The assessment framework to be applied at a strategic level in an organisation, as a diagnostic scorecard tool was for use across public sector delivery organisations only (not policy organisations). The assessment framework contains four parts as summarised below:

Innovation Activities: the current innovation activities of the organisation which are most likely to impact future performance in the short-medium term. It includes:

  • Selecting and developing ideas – the process of selecting the best new ideas for development, allocating resources and working collaboratively during development;

  • Accessing new ideas – the process of accessing and identifying a sufficient number of different types of new ideas from a range of sources;

  • Implementing ideas – the process of converting developed and tested ideas to fully implemented solutions; allocating appropriate resources; and

  • Diffusing what works – the process of sharing and disseminating successful ideas within and outside the organisation.

Innovation capability: It contains the key underpinning capabilities that can sustainably influence innovation activity and performance in the medium-longer term.

  • Leadership culture – the behaviours and conditions required for innovation to flourish;

  • Management of innovation – the quality of organisation and planning for innovation activities; and

  • Enablers of innovation – the critical enablers of innovation activity within the control of the organisation.

Impacts: the impact innovation is having on the organisation’s current performance. These indicators are the ones that senior management and staff pay most attention to when managing innovation. It includes:

  • Improvement in outcomes – improvements in outcome indicators for consumers over the last year;

  • Improvement in output KPIs – improvements in output KPIs over the last year; impact of these on outcomes;

  • Improvement in services evaluation – improvements in services evaluation/feedback from consumers over the last year; and

  • Improvement in efficiency – improvements in key efficiency/productivity indicators for consumers over the last year.

System levers for innovation: how well the system in which an organisation operates helps it to innovate. The system contains policy levers that can help or hinder innovation. These policy levers are outside the control of the organisation but within the control of policy-makers.

  • Incentives – effectiveness and alignment of a system of incentives;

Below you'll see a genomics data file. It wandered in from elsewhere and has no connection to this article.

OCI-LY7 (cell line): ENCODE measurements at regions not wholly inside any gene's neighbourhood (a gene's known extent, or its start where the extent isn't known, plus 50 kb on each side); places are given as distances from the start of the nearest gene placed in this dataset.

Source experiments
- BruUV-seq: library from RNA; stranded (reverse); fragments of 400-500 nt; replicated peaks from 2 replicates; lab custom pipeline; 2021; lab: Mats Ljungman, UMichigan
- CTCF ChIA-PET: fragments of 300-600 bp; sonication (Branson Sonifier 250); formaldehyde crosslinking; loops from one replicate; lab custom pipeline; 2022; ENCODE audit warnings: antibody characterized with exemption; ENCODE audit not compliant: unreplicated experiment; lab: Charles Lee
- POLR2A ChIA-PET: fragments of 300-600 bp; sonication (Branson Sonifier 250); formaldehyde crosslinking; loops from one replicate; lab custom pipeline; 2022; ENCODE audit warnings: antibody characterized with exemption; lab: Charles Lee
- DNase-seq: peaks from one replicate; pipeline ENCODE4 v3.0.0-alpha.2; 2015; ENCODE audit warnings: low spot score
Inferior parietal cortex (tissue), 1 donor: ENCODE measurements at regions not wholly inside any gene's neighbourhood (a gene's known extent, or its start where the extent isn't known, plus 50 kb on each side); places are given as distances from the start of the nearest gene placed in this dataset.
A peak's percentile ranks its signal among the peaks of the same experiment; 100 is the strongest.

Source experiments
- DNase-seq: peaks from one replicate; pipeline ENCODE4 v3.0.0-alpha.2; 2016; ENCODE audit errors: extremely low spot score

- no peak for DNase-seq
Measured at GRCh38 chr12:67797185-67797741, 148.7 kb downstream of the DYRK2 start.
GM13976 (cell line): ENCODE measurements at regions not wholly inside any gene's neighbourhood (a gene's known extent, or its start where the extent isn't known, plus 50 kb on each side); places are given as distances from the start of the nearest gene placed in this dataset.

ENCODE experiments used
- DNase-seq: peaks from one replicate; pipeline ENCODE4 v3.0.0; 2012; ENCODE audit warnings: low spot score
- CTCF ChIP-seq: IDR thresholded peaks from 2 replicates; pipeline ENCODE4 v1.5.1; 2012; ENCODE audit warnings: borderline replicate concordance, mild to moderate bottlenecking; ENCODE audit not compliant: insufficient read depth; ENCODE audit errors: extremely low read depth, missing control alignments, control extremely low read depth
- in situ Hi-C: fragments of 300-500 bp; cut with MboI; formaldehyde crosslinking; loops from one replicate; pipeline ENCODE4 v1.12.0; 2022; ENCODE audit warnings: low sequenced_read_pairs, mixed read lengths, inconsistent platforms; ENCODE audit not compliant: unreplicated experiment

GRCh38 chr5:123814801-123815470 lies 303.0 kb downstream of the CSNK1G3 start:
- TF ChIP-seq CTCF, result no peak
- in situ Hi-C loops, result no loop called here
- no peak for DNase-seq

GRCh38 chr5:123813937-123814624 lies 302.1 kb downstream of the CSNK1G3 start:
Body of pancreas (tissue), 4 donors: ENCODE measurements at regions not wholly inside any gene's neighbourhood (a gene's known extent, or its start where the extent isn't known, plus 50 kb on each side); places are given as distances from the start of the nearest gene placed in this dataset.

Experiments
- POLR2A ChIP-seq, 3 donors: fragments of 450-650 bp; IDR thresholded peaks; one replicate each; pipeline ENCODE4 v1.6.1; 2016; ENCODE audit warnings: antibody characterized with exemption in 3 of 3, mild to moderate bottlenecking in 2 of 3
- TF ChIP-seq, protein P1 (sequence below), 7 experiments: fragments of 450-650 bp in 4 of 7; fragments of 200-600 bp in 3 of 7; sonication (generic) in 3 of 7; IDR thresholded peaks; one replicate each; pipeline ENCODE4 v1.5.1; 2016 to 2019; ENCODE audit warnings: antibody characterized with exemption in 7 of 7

• Leadership & culture – the behaviours and conditions required for innovation to flourish;

  • Autonomy – the responsibility and freedom to innovate; and

  • Enablers – Access to critical enablers of innovation.

Based on this framework, Ernst & Young proposed an organisational innovation scorecard to be used as a tool to help leaders of organisations to talk to middle managers and front-line staff in meaningful ways about the importance of innovation, the need for changes and attitude to risk. They developed survey questionnaires and a reporting format for the organisational innovation scorecard, which could be directly applicable to a public sector organisation. Initial testing provided useful early validation of the assessment framework and the scorecard principles and overall format.

The application of the scorecard should satisfy three critical success factors:

  • It needs to work effectively as a strategic tool to enable change and improve cultural attitudes to risk-taking;

  • It needs to be applied in a robust way for organisational and index purposes; and

  • It needs to be developed and rolled out in a way that catalyses take-up of innovation.

It would be most useful for an organisation if based on the following principals:

  • Voluntary – organisations can choose whether to apply the scorecard approach;

  • Developmental – helps build capability for innovation;

  • Engaging – simple, attractive and the benefits are self-evident;

  • Cost-effective – for individual organisations and the taxpayer;

  • Forward-looking – enables practical change; and

  • Enables useful comparison – facilitates cross organisational comparisons and dialogue.

The audiences of the index and scorecard were the main innovation actors in the UK including:

  • Senior economic policymakers;

  • Those responsible for the delivery of public services, the devolved administrations and local authorities;

  • Leaders of institutions that play a role in the UK’s ecology of innovation, notably university Vic-Chancellors, educators, business leaders, skills bodies, regulators and investors; and

  • Those responsible for regional economic development across the UK.